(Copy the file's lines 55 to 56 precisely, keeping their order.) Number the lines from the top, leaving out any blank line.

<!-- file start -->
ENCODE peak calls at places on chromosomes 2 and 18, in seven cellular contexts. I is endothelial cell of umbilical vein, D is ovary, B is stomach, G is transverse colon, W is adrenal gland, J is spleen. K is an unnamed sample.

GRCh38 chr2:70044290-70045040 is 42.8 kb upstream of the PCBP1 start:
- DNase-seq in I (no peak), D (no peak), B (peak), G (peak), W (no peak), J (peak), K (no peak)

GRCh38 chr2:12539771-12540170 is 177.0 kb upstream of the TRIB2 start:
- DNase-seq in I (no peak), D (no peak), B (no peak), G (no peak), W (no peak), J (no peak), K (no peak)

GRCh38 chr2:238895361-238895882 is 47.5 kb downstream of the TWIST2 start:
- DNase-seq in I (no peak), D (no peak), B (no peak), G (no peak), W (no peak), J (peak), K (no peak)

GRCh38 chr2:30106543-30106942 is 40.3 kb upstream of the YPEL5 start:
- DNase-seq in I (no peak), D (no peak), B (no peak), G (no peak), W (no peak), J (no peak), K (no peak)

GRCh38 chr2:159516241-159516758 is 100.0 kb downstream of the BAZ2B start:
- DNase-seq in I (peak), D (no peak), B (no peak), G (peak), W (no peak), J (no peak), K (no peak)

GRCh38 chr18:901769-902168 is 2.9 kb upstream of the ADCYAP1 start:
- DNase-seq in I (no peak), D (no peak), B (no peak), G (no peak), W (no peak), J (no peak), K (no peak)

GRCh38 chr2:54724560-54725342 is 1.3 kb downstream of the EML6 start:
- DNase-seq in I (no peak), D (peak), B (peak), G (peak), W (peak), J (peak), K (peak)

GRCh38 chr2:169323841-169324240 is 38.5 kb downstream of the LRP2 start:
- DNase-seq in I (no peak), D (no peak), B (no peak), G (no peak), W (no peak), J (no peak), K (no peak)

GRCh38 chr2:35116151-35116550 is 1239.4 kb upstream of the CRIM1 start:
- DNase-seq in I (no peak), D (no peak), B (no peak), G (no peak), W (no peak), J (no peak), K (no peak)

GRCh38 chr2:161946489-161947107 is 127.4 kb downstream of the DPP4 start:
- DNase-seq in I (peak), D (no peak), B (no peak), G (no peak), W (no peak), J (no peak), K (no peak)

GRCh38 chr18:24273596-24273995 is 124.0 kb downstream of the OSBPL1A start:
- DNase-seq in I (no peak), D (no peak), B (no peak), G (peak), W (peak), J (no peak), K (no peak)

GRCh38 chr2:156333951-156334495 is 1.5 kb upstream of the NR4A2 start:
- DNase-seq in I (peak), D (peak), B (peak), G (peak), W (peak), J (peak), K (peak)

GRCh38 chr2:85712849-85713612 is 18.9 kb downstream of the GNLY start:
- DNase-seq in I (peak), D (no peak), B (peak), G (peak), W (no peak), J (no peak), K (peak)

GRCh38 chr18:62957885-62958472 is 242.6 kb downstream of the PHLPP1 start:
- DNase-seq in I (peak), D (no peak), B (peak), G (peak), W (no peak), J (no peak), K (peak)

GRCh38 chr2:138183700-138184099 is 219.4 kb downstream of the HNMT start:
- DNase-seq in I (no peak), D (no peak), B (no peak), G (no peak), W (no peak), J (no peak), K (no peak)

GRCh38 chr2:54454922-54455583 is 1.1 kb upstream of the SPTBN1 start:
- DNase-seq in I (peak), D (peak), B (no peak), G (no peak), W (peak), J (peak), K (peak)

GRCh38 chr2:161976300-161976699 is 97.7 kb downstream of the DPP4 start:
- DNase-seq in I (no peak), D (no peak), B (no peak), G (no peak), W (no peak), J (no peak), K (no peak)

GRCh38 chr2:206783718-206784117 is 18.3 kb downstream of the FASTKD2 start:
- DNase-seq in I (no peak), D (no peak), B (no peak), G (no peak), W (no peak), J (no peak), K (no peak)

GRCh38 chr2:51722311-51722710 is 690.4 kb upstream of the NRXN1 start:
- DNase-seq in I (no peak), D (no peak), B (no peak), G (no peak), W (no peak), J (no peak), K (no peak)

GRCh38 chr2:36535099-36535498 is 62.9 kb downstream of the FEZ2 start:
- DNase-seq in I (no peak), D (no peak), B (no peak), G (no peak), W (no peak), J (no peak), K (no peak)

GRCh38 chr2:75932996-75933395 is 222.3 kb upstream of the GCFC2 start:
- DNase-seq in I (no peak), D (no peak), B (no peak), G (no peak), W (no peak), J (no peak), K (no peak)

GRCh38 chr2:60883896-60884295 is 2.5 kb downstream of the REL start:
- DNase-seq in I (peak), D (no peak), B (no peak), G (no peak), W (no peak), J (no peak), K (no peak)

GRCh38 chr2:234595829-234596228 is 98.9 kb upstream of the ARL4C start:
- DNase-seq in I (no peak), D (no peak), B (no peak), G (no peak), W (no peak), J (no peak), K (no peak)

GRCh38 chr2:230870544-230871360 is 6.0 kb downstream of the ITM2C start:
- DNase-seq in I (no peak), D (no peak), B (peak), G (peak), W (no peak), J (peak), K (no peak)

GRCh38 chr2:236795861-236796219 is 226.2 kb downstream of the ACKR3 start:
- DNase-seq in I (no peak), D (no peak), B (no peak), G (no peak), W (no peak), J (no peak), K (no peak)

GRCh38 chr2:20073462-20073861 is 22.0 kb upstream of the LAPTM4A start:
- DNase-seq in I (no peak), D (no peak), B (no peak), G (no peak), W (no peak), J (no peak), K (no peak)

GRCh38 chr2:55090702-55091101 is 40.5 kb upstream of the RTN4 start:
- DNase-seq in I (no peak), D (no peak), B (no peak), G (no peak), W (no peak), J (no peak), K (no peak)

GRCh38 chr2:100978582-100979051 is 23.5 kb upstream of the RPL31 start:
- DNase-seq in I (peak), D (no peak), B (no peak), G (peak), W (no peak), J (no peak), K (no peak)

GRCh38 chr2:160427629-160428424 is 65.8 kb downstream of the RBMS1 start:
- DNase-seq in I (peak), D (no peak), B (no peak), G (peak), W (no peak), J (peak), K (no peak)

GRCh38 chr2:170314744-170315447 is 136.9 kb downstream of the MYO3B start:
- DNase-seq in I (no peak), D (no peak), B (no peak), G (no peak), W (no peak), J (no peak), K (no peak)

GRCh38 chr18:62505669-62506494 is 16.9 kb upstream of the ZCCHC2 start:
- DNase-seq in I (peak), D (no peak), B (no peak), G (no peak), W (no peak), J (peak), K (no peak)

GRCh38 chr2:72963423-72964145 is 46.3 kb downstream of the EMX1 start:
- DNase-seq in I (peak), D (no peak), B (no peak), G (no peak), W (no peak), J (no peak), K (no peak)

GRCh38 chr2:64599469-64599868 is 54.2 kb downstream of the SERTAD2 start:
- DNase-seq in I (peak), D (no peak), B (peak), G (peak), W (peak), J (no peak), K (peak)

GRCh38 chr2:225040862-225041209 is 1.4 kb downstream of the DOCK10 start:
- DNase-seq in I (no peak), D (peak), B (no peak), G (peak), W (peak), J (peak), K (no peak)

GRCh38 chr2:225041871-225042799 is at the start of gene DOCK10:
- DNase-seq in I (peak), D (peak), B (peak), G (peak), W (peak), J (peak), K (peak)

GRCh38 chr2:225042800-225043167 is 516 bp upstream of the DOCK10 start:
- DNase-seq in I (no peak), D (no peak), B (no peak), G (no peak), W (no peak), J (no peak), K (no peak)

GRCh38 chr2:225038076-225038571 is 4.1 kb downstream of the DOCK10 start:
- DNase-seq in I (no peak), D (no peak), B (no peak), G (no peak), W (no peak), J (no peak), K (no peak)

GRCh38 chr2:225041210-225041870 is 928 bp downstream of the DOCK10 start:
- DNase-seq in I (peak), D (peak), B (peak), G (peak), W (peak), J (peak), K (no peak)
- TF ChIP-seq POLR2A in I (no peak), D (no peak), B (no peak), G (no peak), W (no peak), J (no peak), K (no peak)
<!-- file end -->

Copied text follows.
- DNase-seq in I (no peak), D (no peak), B (no peak), G (no peak), W (no peak), J (no peak), K (no peak)

GRCh38 chr2:100978582-100979051 is 23.5 kb upstream of the RPL31 start: